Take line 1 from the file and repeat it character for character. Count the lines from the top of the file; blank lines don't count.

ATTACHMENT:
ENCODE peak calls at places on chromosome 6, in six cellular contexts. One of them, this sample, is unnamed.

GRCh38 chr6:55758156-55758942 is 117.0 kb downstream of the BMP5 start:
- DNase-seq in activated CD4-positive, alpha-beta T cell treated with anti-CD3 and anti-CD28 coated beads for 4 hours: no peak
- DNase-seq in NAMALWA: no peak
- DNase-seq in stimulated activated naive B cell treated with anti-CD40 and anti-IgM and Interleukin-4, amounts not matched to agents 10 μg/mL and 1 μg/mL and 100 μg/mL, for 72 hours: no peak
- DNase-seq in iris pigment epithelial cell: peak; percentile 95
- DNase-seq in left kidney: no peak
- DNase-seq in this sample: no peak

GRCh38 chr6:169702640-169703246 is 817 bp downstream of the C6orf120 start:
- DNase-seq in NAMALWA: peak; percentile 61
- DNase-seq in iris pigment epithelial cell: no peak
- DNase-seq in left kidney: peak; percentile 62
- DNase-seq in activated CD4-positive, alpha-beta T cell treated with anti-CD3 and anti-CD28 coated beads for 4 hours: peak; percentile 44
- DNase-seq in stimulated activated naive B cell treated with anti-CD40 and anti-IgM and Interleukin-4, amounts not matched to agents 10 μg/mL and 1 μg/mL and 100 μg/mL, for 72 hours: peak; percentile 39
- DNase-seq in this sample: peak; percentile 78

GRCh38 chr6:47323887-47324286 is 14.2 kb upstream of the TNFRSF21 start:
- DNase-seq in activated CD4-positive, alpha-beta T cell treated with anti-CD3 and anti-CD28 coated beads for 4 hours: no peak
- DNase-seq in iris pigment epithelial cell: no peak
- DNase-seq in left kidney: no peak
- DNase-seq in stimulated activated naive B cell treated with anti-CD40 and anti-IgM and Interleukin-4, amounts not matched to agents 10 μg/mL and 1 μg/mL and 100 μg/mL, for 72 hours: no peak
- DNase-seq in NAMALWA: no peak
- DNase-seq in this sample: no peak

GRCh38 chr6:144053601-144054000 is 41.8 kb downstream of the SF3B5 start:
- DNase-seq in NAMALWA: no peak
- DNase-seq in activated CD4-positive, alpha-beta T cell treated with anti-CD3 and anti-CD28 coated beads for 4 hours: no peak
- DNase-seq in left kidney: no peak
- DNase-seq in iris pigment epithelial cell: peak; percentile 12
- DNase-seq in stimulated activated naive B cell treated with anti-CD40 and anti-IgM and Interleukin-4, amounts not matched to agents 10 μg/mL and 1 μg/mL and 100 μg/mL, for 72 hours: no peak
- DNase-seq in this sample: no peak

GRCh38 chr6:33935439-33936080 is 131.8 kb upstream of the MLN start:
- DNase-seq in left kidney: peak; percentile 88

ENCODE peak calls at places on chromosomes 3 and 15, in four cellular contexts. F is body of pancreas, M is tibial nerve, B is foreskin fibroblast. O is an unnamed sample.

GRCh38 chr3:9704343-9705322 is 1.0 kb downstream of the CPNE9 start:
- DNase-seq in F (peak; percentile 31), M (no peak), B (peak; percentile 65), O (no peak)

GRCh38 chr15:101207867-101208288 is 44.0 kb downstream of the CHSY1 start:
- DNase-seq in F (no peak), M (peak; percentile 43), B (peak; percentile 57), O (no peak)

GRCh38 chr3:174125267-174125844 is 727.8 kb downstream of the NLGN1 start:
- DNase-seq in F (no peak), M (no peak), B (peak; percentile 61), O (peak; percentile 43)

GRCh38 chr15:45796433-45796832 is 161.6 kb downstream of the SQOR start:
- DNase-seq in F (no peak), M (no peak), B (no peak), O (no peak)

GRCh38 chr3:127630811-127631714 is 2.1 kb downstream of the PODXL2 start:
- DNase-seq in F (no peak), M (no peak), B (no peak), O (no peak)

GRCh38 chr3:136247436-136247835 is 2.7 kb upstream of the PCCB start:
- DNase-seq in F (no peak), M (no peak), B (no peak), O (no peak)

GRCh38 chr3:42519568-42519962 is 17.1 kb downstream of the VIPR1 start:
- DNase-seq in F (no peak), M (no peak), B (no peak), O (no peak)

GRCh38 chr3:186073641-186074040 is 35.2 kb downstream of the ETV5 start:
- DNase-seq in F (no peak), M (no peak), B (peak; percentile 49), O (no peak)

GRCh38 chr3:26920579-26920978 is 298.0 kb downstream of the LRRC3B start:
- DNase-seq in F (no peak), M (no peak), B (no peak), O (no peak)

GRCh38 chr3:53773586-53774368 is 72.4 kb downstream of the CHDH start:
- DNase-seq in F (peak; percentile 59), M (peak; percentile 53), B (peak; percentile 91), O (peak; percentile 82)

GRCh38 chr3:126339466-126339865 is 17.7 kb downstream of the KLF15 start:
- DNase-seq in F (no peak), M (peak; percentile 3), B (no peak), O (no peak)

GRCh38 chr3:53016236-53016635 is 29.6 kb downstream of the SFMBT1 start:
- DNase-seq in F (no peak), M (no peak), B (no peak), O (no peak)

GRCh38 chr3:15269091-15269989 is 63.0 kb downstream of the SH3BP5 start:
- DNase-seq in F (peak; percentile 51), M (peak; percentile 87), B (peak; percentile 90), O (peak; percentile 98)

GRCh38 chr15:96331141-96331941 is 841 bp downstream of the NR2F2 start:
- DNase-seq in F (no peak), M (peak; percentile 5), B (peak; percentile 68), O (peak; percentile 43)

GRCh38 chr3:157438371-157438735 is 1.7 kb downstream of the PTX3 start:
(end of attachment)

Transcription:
ENCODE peak calls at places on chromosome 6, in six cellular contexts. One of them, this sample, is unnamed.